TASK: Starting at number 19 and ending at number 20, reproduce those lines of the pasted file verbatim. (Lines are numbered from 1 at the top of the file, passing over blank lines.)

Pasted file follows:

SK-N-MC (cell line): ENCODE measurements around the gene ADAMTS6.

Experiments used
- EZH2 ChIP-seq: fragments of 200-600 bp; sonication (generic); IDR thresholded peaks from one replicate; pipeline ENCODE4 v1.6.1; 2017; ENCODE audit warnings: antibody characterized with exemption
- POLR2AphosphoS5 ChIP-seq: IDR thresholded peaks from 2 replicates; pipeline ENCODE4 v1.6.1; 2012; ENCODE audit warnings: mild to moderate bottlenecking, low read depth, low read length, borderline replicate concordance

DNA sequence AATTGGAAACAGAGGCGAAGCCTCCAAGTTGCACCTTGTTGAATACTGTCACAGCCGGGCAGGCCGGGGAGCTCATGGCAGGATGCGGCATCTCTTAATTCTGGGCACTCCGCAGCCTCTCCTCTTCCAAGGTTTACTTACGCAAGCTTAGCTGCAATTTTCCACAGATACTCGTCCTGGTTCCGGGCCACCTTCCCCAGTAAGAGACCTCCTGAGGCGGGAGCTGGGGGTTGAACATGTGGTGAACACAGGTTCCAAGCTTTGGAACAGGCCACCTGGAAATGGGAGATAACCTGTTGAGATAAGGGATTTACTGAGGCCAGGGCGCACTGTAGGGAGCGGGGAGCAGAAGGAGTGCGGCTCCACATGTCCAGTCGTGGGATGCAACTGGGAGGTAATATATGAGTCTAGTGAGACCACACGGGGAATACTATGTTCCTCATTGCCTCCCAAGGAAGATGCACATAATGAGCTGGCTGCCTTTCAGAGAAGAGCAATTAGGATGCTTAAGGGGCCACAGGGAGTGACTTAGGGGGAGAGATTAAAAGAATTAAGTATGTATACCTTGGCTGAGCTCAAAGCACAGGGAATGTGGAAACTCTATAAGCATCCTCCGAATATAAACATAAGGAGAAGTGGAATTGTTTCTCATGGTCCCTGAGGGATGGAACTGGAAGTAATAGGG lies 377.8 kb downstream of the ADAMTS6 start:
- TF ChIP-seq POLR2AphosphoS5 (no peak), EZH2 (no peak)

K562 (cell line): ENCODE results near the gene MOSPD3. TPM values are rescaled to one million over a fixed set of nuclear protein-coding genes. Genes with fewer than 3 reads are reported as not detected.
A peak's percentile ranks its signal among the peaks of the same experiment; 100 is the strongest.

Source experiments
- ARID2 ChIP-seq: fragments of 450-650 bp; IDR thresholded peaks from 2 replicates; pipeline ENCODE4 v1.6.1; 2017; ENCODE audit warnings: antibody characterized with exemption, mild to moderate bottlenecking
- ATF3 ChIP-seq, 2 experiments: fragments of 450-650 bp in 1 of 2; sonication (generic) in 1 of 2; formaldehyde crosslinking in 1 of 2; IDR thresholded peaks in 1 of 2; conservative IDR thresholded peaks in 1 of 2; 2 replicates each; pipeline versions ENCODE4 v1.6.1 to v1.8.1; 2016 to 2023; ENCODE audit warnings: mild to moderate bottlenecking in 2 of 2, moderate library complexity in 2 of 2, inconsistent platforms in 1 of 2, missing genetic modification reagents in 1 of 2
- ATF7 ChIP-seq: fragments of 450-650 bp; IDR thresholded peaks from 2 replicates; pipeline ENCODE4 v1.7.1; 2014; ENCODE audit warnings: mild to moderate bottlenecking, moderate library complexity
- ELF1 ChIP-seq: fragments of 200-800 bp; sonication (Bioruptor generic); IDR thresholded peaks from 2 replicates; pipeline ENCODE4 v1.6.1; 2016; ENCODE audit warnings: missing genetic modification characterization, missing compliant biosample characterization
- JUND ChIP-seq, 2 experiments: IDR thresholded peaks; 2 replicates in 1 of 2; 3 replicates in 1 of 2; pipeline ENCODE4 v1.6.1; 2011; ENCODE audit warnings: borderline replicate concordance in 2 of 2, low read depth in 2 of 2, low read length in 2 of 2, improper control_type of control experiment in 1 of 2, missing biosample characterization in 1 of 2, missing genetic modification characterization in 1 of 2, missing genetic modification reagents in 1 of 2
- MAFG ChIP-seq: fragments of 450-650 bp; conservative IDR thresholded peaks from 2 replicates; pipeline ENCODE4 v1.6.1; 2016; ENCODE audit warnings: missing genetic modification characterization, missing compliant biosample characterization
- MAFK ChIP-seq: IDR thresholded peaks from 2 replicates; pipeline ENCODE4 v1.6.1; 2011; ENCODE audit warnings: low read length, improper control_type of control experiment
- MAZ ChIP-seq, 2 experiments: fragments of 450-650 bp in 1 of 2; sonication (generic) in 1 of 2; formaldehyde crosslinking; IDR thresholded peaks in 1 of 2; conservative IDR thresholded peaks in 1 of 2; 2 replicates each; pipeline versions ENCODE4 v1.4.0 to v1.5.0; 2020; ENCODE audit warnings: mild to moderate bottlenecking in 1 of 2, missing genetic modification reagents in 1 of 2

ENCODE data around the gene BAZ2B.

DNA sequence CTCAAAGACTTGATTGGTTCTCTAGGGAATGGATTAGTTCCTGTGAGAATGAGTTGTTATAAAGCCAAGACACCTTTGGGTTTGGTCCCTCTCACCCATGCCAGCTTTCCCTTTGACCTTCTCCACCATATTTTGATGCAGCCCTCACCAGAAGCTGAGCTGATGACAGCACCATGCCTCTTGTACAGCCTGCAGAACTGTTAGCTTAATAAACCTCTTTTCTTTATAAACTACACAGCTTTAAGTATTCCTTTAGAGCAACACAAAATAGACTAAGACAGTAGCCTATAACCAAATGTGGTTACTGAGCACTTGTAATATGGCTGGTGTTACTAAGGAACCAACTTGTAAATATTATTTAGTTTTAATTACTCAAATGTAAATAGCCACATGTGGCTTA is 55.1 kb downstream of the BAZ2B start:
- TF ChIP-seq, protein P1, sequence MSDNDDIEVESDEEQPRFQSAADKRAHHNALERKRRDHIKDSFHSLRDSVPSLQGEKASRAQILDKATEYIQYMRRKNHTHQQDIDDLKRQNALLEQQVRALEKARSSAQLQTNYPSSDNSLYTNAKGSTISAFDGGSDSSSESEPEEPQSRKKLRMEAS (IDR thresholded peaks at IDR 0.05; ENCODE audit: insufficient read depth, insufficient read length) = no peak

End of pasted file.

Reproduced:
DNA sequence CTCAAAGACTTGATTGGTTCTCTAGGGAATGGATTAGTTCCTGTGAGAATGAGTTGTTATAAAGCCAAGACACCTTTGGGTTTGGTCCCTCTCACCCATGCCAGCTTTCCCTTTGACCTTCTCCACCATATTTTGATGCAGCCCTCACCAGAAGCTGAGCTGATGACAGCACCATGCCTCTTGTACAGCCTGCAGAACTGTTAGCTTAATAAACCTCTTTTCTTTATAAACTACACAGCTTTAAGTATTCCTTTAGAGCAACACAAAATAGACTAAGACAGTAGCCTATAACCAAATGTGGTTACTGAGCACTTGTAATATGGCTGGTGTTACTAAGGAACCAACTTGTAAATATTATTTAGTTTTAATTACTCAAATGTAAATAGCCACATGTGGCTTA is 55.1 kb downstream of the BAZ2B start:
- TF ChIP-seq, protein P1, sequence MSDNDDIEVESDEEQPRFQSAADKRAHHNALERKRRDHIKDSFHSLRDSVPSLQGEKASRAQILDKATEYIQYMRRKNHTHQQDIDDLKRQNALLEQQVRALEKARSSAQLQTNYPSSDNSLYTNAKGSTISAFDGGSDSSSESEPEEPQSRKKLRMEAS (IDR thresholded peaks at IDR 0.05; ENCODE audit: insufficient read depth, insufficient read length) = no peak